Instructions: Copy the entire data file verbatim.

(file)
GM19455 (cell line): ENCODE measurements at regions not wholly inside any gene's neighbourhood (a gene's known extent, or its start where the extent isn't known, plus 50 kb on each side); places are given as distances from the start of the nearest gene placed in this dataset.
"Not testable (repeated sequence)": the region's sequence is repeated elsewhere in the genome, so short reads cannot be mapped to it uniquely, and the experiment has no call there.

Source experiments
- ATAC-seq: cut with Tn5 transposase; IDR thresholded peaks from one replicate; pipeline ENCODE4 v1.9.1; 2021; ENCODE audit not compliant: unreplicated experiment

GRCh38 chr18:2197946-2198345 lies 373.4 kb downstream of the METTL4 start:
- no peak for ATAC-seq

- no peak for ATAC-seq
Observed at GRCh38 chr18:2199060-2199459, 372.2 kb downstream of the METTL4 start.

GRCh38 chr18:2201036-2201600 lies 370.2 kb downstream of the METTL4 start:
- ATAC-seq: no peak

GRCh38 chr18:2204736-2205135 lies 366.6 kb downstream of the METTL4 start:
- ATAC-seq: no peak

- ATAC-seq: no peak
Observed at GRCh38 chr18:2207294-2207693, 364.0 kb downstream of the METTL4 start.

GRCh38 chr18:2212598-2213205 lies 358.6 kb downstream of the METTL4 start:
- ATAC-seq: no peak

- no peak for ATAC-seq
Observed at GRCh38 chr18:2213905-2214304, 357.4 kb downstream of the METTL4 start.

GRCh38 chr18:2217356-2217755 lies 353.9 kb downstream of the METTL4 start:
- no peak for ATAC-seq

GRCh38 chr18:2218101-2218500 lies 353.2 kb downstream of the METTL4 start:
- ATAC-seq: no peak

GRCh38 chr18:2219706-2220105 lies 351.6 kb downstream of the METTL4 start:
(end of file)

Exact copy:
GM19455 (cell line): ENCODE measurements at regions not wholly inside any gene's neighbourhood (a gene's known extent, or its start where the extent isn't known, plus 50 kb on each side); places are given as distances from the start of the nearest gene placed in this dataset.
"Not testable (repeated sequence)": the region's sequence is repeated elsewhere in the genome, so short reads cannot be mapped to it uniquely, and the experiment has no call there.

Source experiments
- ATAC-seq: cut with Tn5 transposase; IDR thresholded peaks from one replicate; pipeline ENCODE4 v1.9.1; 2021; ENCODE audit not compliant: unreplicated experiment

GRCh38 chr18:2197946-2198345 lies 373.4 kb downstream of the METTL4 start:
- no peak for ATAC-seq

- no peak for ATAC-seq
Observed at GRCh38 chr18:2199060-2199459, 372.2 kb downstream of the METTL4 start.

GRCh38 chr18:2201036-2201600 lies 370.2 kb downstream of the METTL4 start:
- ATAC-seq: no peak

GRCh38 chr18:2204736-2205135 lies 366.6 kb downstream of the METTL4 start:
- ATAC-seq: no peak

- ATAC-seq: no peak
Observed at GRCh38 chr18:2207294-2207693, 364.0 kb downstream of the METTL4 start.

GRCh38 chr18:2212598-2213205 lies 358.6 kb downstream of the METTL4 start:
- ATAC-seq: no peak

- no peak for ATAC-seq
Observed at GRCh38 chr18:2213905-2214304, 357.4 kb downstream of the METTL4 start.

GRCh38 chr18:2217356-2217755 lies 353.9 kb downstream of the METTL4 start:
- no peak for ATAC-seq

GRCh38 chr18:2218101-2218500 lies 353.2 kb downstream of the METTL4 start:
- ATAC-seq: no peak

GRCh38 chr18:2219706-2220105 lies 351.6 kb downstream of the METTL4 start: